Inflation slides to lowest level for a year

Inflation slides to lowest level for a year

Inflation slides to lowest level for a year

Mr Hardie added: "Growth in the price of goods leaving factories continued to slow, mainly due to a smaller increase in the price of food products compared with this time previous year".

"However, even this won't offer much succour to savers as any rises are likely to be modest and certainly nowhere near enough to cancel out inflation".

United Kingdom inflation unexpectedly fell last month to its lowest level in a year, casting doubt over whether the Bank of England will raise interest rates next month.

Food prices rose 0.3% compared with a month earlier, versus a 0.6% rise over the same period in 2017, with fruit and fish applying the most downward pressure, having fallen 1.4% and 1.3% respectively.

The Office for National Statistics (ONS) said today that women's clothing prices rose at a slower than usual pace in March.

"Inflation looks to be falling back as predicted, but with wages picking up and unemployment still falling, it's possible this tightness in the labour market could eventually push inflation back up".

"We know that inflation should ease over the course of this year; if consumption also falls or stagnates, the justification for higher rates could begin to erode quite quickly".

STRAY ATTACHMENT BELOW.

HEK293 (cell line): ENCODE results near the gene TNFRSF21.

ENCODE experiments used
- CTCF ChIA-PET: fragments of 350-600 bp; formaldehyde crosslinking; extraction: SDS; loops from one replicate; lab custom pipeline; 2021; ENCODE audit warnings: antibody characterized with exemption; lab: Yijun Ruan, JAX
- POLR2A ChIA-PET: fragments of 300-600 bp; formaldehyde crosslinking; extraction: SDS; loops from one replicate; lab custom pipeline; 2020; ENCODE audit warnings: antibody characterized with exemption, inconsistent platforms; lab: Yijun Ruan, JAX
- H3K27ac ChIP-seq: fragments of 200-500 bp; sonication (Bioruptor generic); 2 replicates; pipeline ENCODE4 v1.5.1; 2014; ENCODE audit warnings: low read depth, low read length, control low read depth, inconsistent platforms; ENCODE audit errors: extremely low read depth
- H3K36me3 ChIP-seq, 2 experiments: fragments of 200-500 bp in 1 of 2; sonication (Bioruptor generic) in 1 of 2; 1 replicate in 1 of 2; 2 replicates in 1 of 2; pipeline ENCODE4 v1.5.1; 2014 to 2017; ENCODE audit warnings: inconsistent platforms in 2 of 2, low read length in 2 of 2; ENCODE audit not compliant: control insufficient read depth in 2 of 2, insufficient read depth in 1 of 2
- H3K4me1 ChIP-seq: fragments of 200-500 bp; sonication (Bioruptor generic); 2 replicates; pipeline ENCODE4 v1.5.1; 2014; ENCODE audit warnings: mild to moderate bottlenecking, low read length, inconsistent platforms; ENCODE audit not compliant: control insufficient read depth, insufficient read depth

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Annual pay growth excluding bonuses picked up to 2.8 percent from 2.6 percent, its highest since the three months to August 2015, and April data should reflect an increase in the minimum wage and some public-sector salaries.

The rate was even lower, according to the newer ONS measure of inflation, CPIH, which includes owner-occupiers' housings costs.

While investors are still pricing in an interest rate hike by the Bank of England in May, the surprise fall in inflation has led some to reassess the prospects of a further rise in November.

While on the surface these two data points combined look like good news, Ben Brettell, a senior economist at FTSE 100 investment firm Hargreaves Lansdown believes it is a little more complicated.

'These positive signs of a strengthening economy could be all the BoE needs to pull the interest rate lever in May - moving policy back towards monetary normalisation, ' says Smeaton.

"The interplay between wages and prices will be interesting over the coming months".

Sterling's 14 per cent gain over the past year has helped to suppress inflation, reversing some of the impact of the currency's decline in 2016. This undermines the case for the BoE raising rates.

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